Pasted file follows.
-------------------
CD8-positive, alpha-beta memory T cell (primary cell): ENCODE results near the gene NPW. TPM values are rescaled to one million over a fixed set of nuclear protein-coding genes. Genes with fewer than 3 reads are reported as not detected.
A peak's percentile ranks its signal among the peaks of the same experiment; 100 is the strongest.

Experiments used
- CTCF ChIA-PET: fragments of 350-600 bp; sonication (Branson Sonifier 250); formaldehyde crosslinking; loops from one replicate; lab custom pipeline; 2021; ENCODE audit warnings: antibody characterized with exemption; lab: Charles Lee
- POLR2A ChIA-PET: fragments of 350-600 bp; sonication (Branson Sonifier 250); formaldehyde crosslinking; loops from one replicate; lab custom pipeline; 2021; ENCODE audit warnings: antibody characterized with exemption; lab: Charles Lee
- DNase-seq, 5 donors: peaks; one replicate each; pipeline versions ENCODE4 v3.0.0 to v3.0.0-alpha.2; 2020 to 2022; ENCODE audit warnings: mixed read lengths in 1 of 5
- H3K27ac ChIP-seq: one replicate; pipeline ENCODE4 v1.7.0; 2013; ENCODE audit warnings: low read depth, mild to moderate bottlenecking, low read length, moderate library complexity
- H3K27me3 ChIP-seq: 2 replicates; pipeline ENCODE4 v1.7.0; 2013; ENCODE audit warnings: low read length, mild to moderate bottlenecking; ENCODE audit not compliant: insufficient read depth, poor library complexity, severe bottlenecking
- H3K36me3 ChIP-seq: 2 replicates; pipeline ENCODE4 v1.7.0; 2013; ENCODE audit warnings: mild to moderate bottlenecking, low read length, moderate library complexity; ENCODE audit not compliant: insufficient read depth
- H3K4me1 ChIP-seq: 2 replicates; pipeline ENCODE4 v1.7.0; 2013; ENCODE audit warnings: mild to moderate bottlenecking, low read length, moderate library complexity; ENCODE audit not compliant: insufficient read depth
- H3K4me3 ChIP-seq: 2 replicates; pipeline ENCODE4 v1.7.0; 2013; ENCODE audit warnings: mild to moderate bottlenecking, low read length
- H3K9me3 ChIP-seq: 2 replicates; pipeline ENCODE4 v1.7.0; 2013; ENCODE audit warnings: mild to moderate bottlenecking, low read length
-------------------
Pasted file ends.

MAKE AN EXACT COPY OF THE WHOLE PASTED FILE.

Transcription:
CD8-positive, alpha-beta memory T cell (primary cell): ENCODE results near the gene NPW. TPM values are rescaled to one million over a fixed set of nuclear protein-coding genes. Genes with fewer than 3 reads are reported as not detected.
A peak's percentile ranks its signal among the peaks of the same experiment; 100 is the strongest.

Experiments used
- CTCF ChIA-PET: fragments of 350-600 bp; sonication (Branson Sonifier 250); formaldehyde crosslinking; loops from one replicate; lab custom pipeline; 2021; ENCODE audit warnings: antibody characterized with exemption; lab: Charles Lee
- POLR2A ChIA-PET: fragments of 350-600 bp; sonication (Branson Sonifier 250); formaldehyde crosslinking; loops from one replicate; lab custom pipeline; 2021; ENCODE audit warnings: antibody characterized with exemption; lab: Charles Lee
- DNase-seq, 5 donors: peaks; one replicate each; pipeline versions ENCODE4 v3.0.0 to v3.0.0-alpha.2; 2020 to 2022; ENCODE audit warnings: mixed read lengths in 1 of 5
- H3K27ac ChIP-seq: one replicate; pipeline ENCODE4 v1.7.0; 2013; ENCODE audit warnings: low read depth, mild to moderate bottlenecking, low read length, moderate library complexity
- H3K27me3 ChIP-seq: 2 replicates; pipeline ENCODE4 v1.7.0; 2013; ENCODE audit warnings: low read length, mild to moderate bottlenecking; ENCODE audit not compliant: insufficient read depth, poor library complexity, severe bottlenecking
- H3K36me3 ChIP-seq: 2 replicates; pipeline ENCODE4 v1.7.0; 2013; ENCODE audit warnings: mild to moderate bottlenecking, low read length, moderate library complexity; ENCODE audit not compliant: insufficient read depth
- H3K4me1 ChIP-seq: 2 replicates; pipeline ENCODE4 v1.7.0; 2013; ENCODE audit warnings: mild to moderate bottlenecking, low read length, moderate library complexity; ENCODE audit not compliant: insufficient read depth
- H3K4me3 ChIP-seq: 2 replicates; pipeline ENCODE4 v1.7.0; 2013; ENCODE audit warnings: mild to moderate bottlenecking, low read length
- H3K9me3 ChIP-seq: 2 replicates; pipeline ENCODE4 v1.7.0; 2013; ENCODE audit warnings: mild to moderate bottlenecking, low read length